Amazon is at this point a money-printing cloud machine with a grocery store in the parking lot

$3bn-a-quarter in profit and most of coming in from AWS

Amazon CEO Jeff Bezos

Amazon, a global cloud compute provider with a gift shop on the side, is slipping in the stock market despite posting another solid quarter.

The AWS side of the Bezos biz stayed strong in the three-month Q3 FY 2018 period, ending September 30. Here's a summary of the digits:

  • Revenues of $56.6bn were up 29 per cent from $43.74bn last year, but short of the $57.1bn analysts had estimated.
  • Net Income of $2.9bn was well up from just $256m in Q3 FY 2017.
  • Earnings per share of $5.75 were well above analyst estimates of $3.14
  • AWS revenues of $6.7bn were up 46 per cent from the year-ago quarter.
  • AWS operating income of $2.1bn was up 77 per cent from $1.2bn last year.

That $2.1bn operating income figure was particularly noteworthy. Amazon's entire operating income for the quarter was $3.7bn, meaning AWS is more than half of the actual operating income despite being less than an eighth of its revenues. Like we said: cloud company with a gift shop.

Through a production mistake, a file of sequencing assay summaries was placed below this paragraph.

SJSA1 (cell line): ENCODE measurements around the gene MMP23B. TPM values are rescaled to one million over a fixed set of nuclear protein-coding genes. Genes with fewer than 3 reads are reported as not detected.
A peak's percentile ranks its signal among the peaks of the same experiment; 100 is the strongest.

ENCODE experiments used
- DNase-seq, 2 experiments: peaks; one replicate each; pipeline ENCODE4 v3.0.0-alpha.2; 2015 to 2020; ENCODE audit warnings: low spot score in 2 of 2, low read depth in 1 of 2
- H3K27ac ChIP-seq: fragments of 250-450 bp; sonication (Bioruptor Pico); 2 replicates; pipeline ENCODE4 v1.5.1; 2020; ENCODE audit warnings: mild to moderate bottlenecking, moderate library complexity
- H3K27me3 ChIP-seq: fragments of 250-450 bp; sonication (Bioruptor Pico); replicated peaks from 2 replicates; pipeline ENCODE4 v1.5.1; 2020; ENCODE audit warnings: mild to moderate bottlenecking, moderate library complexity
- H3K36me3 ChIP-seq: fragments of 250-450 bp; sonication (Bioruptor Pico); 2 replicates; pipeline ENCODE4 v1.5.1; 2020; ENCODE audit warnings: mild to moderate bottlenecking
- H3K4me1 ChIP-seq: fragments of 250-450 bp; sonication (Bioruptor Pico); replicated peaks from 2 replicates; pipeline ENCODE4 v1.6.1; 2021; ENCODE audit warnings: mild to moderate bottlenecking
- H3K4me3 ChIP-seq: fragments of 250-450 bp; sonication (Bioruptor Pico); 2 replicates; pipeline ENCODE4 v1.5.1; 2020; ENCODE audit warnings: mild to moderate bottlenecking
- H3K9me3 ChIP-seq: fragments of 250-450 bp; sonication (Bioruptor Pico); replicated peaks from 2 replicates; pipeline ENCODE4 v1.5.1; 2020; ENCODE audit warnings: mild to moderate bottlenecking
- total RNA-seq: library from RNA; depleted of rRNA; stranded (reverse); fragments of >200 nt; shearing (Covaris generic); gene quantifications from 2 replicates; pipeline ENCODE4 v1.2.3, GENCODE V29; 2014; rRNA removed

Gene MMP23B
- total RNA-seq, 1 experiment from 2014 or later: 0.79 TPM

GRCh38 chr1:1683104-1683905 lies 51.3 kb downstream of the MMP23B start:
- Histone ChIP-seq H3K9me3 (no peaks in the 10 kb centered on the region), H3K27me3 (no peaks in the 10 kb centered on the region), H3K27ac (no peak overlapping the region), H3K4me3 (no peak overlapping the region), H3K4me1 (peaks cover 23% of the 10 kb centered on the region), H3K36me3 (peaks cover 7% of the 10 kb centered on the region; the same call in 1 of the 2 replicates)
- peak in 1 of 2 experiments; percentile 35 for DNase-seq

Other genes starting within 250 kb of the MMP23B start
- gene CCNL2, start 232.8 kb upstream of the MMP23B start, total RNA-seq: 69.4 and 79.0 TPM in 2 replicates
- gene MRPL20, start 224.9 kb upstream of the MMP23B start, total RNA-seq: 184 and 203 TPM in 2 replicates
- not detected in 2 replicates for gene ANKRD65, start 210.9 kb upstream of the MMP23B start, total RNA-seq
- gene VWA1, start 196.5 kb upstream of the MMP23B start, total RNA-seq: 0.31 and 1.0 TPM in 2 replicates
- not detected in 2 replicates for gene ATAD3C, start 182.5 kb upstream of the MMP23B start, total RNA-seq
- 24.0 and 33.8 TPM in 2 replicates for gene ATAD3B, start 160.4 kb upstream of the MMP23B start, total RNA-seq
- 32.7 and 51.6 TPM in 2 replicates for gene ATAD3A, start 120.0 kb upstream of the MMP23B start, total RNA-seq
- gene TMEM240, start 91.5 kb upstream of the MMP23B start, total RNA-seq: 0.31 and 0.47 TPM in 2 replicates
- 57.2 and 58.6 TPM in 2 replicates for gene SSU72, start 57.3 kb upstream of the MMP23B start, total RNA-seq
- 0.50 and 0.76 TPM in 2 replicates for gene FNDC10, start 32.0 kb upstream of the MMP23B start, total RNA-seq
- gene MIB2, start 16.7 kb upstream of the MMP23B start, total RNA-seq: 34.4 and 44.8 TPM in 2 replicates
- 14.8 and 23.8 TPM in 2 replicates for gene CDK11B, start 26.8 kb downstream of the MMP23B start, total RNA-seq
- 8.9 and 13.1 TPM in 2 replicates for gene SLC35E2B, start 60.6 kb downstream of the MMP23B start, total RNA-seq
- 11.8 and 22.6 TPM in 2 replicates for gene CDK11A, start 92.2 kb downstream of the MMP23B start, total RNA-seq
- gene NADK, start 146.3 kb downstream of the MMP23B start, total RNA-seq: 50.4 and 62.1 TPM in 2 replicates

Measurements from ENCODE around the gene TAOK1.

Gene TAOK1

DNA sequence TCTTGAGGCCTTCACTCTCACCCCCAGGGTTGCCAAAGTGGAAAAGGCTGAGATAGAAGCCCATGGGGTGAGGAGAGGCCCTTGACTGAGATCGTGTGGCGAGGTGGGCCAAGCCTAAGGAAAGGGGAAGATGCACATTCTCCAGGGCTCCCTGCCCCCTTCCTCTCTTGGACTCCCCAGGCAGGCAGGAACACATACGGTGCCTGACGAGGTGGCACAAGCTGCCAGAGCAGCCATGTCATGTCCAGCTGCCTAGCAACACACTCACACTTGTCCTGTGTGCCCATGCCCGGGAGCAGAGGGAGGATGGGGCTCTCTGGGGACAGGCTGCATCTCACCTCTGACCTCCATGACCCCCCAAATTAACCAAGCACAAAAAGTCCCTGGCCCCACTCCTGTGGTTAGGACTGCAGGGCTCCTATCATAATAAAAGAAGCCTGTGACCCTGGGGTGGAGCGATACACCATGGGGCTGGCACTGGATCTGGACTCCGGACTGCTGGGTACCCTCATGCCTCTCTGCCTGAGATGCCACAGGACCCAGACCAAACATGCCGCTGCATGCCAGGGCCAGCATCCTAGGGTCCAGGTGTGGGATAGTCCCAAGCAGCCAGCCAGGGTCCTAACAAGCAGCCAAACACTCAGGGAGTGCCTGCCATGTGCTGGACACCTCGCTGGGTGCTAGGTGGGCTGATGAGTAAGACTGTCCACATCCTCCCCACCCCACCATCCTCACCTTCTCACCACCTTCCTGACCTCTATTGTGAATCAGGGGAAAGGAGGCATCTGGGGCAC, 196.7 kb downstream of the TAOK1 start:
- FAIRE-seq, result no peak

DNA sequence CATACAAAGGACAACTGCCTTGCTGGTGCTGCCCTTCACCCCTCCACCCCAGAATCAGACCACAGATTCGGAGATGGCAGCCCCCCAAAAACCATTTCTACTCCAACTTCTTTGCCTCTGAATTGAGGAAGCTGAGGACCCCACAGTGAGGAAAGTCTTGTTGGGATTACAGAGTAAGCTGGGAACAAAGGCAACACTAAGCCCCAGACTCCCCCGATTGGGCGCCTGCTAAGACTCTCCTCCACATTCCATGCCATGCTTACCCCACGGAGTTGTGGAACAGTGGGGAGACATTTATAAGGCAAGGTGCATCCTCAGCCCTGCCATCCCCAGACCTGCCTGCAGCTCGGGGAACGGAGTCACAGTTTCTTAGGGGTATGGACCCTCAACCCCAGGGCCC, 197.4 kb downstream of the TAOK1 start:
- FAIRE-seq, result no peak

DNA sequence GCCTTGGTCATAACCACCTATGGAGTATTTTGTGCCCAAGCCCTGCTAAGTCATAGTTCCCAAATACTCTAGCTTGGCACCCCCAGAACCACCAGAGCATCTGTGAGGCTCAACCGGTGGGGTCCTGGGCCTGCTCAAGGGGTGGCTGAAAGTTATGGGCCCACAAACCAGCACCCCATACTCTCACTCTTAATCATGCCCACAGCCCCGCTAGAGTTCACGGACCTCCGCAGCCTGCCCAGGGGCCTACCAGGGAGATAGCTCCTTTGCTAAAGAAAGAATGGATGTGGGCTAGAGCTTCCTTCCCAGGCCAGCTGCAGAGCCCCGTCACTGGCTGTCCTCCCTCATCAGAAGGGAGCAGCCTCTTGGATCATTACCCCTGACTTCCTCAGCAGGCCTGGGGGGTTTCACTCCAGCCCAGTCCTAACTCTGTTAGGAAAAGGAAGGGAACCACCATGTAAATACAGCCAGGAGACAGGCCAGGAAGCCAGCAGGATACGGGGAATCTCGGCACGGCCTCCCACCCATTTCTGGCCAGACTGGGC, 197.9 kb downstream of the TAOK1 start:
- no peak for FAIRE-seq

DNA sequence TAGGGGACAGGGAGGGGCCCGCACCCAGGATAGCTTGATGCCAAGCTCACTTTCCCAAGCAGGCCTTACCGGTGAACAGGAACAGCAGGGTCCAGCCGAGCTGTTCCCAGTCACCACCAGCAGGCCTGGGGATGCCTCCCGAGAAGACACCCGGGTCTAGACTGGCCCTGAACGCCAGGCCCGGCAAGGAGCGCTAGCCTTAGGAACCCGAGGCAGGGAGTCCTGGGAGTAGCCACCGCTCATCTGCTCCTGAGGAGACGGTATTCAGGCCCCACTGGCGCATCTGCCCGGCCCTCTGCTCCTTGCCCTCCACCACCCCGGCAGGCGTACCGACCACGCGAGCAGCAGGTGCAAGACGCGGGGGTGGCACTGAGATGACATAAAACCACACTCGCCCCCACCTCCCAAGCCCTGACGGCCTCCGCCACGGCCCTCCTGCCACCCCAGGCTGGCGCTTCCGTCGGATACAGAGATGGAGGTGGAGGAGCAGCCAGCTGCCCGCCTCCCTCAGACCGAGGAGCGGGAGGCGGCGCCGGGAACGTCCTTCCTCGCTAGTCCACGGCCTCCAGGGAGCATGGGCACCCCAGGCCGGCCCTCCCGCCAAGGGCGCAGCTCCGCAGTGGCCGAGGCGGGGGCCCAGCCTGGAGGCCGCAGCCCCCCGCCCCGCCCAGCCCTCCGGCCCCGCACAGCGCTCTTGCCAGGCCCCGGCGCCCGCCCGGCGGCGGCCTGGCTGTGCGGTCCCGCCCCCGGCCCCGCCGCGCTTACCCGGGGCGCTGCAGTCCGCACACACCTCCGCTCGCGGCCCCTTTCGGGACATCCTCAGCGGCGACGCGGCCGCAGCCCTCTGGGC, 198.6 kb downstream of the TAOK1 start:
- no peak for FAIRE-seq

AWS stands to become an even bigger part of the Amazon empire in the coming months, should the company manage to land the Pentagon's massive JEDI contract - so long as Congress doesn't intervene. The $10bn contract is said to be almost exclusively suited to AWS, thanks to its lengthy list of requirements and demand of a single supplier for the entire deal.

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Rather than talk about AWS, CEO Jeff Bezos wanted to focus instead on the company's budding surveillance home help venture.

"We want customers to be able to use Alexa wherever they are,” the Beez boasted.

"There are now tens of thousands of developers across more than 150 countries building new devices using the Alexa Voice Service, and the number of Alexa-enabled devices has more than tripled in the past year."

Speaking with analysts about the quarterly figures, Amazon execs threw water on a pair of rumors about the company's ambitions. It told industry pundits that it was not interested in doing either an autonomous vehicle project for warehouses or a free, ad-supported version of the Prime video service.

Wall Street was disappointed with the numbers overall, as Amazon shares were down 7.7 per cent at $1,645.56 in after-hours trading. ®




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